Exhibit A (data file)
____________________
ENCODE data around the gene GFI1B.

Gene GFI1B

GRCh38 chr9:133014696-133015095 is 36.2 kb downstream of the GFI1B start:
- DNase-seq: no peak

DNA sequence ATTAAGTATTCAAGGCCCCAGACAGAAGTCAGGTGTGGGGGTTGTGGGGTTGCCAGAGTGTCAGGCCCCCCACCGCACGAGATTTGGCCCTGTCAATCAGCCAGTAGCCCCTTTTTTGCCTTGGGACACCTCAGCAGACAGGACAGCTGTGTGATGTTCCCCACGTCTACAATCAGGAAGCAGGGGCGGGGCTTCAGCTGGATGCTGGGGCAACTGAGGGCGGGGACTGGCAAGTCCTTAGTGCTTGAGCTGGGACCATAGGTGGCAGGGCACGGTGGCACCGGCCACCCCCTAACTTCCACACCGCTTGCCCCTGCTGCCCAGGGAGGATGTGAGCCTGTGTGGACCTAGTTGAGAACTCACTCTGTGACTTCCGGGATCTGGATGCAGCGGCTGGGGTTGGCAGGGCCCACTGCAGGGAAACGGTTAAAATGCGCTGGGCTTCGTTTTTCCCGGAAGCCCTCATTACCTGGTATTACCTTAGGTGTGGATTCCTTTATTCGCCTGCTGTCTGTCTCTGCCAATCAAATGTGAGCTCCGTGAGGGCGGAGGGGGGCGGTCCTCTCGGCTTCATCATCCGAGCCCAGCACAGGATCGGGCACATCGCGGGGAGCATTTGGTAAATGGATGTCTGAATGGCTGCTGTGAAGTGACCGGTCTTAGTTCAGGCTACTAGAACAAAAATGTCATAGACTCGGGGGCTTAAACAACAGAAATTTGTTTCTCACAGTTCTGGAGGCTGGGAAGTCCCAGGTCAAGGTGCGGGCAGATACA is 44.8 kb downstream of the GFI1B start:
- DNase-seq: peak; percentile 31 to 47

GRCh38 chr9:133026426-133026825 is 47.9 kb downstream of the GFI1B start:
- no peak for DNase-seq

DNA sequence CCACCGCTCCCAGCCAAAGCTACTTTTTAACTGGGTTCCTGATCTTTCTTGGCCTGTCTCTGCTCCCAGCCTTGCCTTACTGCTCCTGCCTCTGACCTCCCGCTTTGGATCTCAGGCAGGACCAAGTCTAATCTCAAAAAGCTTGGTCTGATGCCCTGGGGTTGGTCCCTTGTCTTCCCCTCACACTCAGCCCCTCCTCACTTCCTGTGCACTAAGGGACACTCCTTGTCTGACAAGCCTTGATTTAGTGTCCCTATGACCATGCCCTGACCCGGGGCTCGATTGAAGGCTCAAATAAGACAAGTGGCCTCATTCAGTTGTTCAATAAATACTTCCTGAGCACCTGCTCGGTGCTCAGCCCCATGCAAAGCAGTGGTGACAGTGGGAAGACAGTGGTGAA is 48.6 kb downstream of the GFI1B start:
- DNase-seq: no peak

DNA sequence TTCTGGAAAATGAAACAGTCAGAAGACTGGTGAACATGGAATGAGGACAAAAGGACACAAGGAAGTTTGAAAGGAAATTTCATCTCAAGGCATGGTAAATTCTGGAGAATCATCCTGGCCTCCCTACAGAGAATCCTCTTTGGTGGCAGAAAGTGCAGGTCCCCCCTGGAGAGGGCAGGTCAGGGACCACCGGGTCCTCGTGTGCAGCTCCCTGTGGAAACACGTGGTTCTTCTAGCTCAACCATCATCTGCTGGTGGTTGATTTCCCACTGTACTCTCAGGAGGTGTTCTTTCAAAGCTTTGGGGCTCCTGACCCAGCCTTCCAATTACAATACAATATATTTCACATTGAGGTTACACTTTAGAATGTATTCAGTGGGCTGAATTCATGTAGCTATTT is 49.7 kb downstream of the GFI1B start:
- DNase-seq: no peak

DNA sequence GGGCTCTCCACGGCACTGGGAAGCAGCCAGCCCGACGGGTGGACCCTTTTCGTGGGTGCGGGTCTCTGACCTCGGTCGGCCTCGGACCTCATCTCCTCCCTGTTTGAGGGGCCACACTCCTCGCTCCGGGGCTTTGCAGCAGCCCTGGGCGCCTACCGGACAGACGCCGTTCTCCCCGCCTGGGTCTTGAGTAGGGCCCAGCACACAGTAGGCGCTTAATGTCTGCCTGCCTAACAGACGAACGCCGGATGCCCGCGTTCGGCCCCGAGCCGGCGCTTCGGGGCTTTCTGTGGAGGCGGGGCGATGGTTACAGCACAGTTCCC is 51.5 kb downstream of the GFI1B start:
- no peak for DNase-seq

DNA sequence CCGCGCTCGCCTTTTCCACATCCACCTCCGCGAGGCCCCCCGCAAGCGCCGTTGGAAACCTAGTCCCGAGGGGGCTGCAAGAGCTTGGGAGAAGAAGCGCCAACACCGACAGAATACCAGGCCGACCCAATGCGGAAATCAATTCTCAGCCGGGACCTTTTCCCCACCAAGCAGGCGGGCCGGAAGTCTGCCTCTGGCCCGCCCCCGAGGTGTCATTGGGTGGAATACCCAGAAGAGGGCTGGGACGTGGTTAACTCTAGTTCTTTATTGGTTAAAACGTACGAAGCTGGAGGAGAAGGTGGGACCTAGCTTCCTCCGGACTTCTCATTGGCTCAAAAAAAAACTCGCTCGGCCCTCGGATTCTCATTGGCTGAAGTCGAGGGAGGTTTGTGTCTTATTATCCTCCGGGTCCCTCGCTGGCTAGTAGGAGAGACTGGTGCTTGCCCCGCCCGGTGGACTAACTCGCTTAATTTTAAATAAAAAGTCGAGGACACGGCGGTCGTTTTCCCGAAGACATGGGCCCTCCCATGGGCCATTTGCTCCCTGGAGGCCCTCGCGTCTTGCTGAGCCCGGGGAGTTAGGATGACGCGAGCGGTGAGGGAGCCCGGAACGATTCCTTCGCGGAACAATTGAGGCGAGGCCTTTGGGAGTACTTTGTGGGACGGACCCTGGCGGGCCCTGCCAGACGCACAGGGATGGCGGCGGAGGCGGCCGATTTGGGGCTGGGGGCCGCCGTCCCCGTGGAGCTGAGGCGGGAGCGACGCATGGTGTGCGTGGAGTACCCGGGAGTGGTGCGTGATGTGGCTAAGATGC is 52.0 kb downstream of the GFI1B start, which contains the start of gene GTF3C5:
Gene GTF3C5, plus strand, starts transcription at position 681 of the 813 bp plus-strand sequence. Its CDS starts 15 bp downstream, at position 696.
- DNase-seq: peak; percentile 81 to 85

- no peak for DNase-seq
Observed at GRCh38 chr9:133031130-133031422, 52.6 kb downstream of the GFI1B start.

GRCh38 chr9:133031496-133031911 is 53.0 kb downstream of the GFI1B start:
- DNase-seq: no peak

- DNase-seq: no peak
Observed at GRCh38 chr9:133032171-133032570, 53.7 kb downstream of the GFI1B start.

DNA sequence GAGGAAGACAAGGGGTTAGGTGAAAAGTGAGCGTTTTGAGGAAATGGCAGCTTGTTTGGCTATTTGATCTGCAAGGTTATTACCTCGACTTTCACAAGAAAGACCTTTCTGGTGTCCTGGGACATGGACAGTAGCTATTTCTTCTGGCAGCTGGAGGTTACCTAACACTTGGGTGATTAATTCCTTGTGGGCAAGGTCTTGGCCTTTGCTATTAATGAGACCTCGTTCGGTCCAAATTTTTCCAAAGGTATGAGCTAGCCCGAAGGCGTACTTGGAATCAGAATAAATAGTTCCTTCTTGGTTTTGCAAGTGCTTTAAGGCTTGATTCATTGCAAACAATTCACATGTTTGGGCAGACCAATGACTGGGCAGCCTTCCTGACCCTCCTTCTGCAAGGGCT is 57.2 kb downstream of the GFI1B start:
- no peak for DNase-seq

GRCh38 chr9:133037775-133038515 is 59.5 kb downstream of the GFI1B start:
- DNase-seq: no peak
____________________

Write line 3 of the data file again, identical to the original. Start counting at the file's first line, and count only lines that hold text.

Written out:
GRCh38 chr9:133014696-133015095 is 36.2 kb downstream of the GFI1B start: